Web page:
This week I talk with Lemonot, a design and research platform founded by Sabrina Morreale and Lorenzo Perri in 2016. Fluctuating between London, Bangkok, La Paz and Italy – they investigate architectural production and its implications on other disciplines. The duo operates in between architecture and performative arts, using them as tools to celebrate the “spontaneous theatre of everyday life”, as they call it.
Hungry observers and compulsive collectors of anthropic mirabilia, they’re interested in all those iconographic gestures enabling the mutual immanence among objects, bodies and rituals. In particular, their work attempts to define peculiar architectural settings for updated gastronomic ceremonies: food preparation and consumption construct a privileged ground to enact symbolic behaviours. They will take part in Open Space online Kitchen Takeovers (5-7 June 2020) and they are sharing a sneak peek now.
The mechanism of the Minne
1. Art organisations and individuals are launching a plethora of online initiatives to stay creative. Yet, a proper economical support has yet to be provided. What does it mean to be included in a project, such as Open Space’s one?
Kitchen Takeover is an incredible initiative and we’re super grateful for being able to participate, since we understand all the efforts, economical as well, needed to launch it in such strange times. It’s an amazing way not only to stay creative but also to stay connected, alive. Creativity is not an act for individuals, it must be consumed collectively.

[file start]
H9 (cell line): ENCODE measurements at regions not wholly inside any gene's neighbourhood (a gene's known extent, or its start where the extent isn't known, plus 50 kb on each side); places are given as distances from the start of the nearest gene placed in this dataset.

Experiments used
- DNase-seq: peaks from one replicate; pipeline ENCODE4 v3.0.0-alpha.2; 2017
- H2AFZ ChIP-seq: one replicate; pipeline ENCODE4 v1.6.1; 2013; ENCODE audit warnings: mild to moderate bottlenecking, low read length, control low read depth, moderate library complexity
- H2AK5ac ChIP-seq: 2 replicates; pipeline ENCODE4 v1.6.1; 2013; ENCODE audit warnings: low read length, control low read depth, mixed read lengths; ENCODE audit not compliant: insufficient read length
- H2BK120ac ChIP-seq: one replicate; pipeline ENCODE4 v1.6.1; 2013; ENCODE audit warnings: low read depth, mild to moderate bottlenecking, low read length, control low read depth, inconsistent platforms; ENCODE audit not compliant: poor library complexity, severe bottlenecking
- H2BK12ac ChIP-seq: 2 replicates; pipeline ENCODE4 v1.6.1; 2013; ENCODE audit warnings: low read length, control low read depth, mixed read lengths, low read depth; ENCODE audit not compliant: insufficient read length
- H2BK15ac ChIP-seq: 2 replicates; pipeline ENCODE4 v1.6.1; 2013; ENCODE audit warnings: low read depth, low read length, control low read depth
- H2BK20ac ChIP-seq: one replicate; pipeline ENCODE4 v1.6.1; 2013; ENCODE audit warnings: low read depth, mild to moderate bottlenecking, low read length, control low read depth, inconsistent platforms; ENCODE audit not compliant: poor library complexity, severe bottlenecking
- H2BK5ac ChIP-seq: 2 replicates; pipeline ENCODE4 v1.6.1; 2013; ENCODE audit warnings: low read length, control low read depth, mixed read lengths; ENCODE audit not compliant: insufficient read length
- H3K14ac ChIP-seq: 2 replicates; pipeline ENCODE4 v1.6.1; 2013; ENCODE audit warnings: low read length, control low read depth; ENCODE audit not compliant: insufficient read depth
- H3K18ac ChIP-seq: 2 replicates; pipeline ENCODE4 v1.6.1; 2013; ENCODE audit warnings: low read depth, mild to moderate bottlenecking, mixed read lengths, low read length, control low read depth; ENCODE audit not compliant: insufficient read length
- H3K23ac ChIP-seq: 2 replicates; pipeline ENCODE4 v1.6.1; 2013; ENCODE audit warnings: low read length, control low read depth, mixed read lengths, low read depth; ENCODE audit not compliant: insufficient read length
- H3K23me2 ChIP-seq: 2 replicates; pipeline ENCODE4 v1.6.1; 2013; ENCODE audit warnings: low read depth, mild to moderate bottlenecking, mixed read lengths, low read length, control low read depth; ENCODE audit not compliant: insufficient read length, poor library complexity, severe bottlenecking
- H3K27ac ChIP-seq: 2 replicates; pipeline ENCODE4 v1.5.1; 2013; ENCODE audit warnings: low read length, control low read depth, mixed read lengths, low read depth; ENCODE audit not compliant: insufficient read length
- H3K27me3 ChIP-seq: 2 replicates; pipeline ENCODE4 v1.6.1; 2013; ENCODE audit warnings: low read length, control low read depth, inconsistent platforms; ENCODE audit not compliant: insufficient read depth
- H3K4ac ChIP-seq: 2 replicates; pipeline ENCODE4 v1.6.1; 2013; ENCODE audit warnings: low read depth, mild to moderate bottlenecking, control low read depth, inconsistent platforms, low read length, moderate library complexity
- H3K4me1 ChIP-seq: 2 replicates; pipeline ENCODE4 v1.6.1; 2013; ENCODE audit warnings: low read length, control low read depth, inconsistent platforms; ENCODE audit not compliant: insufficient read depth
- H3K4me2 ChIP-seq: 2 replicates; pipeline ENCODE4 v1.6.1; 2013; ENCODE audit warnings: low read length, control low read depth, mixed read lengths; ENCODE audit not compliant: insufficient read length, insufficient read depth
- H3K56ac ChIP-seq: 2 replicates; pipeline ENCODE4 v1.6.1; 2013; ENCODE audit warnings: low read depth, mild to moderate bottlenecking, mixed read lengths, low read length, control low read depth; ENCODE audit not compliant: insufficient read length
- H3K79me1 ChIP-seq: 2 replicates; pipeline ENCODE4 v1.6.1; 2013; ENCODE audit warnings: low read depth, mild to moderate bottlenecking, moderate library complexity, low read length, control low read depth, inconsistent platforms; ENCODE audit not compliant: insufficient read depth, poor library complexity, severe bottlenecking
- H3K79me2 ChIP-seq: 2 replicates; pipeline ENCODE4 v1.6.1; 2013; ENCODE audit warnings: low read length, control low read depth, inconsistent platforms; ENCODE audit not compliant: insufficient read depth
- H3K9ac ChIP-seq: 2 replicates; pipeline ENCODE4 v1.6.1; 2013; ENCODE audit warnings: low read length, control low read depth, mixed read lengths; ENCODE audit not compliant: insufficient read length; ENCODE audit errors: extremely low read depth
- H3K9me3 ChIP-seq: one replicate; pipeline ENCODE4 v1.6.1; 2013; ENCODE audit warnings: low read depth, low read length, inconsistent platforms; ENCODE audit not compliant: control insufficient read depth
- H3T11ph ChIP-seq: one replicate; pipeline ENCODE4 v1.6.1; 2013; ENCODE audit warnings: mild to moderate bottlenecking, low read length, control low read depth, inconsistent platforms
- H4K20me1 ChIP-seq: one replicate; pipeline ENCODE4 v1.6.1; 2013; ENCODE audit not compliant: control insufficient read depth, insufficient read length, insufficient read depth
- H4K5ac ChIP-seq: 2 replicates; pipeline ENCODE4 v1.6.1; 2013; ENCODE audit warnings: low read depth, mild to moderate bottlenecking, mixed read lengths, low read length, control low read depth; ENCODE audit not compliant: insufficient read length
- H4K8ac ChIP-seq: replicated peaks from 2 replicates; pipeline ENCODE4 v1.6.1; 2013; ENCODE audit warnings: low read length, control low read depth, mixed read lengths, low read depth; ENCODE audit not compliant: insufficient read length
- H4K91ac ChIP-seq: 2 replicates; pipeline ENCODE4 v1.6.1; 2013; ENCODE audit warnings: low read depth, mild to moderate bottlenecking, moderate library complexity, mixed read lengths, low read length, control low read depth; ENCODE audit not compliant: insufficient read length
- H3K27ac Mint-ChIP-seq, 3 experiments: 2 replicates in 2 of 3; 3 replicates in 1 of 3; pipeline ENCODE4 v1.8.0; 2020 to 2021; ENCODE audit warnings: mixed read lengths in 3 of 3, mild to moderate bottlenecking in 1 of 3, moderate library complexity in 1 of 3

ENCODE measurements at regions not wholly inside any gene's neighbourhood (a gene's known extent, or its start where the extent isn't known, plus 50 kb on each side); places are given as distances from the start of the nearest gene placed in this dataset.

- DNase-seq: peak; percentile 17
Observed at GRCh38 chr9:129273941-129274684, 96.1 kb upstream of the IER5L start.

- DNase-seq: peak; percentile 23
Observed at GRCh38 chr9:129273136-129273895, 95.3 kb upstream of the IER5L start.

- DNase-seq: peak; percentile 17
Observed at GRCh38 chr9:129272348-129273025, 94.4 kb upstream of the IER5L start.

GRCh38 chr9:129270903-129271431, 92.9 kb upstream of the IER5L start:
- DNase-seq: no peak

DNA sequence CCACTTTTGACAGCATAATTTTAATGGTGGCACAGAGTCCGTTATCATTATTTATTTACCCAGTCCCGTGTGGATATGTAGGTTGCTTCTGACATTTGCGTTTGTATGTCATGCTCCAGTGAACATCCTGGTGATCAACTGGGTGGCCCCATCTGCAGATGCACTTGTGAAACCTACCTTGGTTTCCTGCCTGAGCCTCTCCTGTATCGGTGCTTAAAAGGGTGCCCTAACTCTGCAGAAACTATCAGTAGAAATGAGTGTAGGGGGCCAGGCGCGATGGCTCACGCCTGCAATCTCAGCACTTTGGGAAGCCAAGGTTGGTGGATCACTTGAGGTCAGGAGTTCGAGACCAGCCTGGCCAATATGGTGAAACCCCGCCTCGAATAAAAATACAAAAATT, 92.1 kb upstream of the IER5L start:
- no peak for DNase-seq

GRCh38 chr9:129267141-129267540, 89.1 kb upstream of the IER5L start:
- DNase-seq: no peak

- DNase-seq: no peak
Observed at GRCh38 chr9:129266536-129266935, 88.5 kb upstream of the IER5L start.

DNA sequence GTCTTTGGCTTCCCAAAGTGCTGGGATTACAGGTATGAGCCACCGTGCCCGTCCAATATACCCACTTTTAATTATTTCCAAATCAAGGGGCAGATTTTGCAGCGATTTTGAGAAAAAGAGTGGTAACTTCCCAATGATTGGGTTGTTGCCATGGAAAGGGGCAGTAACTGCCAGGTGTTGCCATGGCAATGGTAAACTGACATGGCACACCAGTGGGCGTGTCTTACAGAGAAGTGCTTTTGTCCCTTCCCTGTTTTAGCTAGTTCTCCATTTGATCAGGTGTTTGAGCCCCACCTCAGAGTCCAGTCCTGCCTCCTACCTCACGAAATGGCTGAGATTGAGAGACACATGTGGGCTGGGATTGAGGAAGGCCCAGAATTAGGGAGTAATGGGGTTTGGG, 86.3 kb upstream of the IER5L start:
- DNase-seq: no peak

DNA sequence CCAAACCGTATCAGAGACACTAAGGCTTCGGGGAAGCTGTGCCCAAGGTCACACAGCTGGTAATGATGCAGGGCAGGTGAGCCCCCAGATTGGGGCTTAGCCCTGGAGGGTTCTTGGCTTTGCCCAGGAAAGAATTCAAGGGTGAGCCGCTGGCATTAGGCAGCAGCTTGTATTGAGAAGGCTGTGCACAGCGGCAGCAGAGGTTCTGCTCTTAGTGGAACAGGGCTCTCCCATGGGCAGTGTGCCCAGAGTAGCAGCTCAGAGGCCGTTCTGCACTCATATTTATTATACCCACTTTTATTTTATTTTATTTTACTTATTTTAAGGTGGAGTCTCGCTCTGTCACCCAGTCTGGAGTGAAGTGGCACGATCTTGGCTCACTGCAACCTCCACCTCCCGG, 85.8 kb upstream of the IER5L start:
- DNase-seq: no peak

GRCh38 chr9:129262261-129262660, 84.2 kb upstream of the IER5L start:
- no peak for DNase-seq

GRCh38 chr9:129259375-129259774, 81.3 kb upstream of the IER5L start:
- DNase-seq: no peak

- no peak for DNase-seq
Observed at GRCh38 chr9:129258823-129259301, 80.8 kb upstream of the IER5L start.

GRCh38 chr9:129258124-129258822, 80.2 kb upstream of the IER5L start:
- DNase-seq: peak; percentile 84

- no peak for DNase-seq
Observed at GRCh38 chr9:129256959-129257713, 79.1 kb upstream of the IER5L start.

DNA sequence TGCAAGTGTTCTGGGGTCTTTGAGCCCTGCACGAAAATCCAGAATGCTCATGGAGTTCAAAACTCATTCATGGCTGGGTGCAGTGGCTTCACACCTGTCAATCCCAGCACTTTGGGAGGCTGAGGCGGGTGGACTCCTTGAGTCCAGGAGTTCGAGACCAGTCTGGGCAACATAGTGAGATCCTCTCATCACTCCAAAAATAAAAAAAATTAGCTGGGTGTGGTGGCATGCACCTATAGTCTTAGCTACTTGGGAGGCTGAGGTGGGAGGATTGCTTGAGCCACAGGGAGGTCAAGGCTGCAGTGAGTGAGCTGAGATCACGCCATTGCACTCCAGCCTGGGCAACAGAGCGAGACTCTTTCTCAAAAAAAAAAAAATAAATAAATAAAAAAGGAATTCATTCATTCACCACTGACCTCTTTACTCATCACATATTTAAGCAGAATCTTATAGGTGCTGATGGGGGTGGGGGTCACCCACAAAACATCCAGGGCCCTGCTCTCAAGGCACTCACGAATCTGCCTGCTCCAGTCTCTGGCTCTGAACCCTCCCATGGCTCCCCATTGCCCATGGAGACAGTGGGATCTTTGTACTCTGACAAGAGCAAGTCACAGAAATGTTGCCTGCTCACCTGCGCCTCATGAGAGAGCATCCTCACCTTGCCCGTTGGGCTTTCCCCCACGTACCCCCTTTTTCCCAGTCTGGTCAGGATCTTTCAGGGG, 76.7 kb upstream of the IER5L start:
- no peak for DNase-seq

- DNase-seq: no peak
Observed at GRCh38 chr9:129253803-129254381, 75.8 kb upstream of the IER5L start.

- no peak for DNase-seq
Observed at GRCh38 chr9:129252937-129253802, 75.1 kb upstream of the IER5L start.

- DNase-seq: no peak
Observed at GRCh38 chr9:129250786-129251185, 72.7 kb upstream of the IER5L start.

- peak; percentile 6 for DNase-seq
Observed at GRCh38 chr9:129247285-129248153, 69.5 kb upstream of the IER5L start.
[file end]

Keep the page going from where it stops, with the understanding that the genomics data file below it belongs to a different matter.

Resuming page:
2. Can you share a sneak peek into what you will be doing / have done for the project?
Il Pranzo della Domenica – from our confinement in the countryside of Rome, we’ll re-enact the conditions of a festive Sunday lunch, transforming a big wooden table into a surreal stage-set. We will populate it with extravagant objects, ingredients, dishes and memories. Everyone will be invited. We will perform at the table and this will happen as a natural act: the Sunday lunch in Italy is by definition an ordinary yet exceptionally theatrical performance.
3. Do you think this crisis will change us, and the art world permanently? Or will we go back to our hectic life as soon as we will be allowed to?
For sure this pandemic will affect our daily rhythm – we would say positively. We won’t necessarily slow down: it seems that as artists we’re able to produce and consume things only if they happen fast enough, but we’ll perhaps engage in less of them. It’s time to give back the deserved importance to gaps, moments of pause, contemplation and reflection – what the Romans were calling otium.
4. Are you working on something else at the moment? How are you reacting to this particular circumstances? What have you learnt from it?
With less pressure from clients, commissions and very few open calls that seem reliable in the foreseeable future, we’re taking the time to finally explore and elaborate details of past projects that were left behind. We’re re-drawing, re-modeling, reconnecting with friends and collaborators, re-opening and feeding our personal folders of references. It seems to us a good way to fulfil certain obsessions that we couldn’t take care of so far, while simultaneously clearing our mind to re-adjust the focus for new forms of production.
In particular, in May – through a series of Instagram lives with artists, photographers, architects and anthropologists – we’ll collect materials to take stock of our experiences about New Andean Architecture in La Paz and informal sellers in Bangkok between 2017 and 2019. This will set the basis for a series of publications concerning daily practices and rituals, highlighting how they often come with a spontaneously rich iconographic apparatus that should consciously inform the production of spatial languages.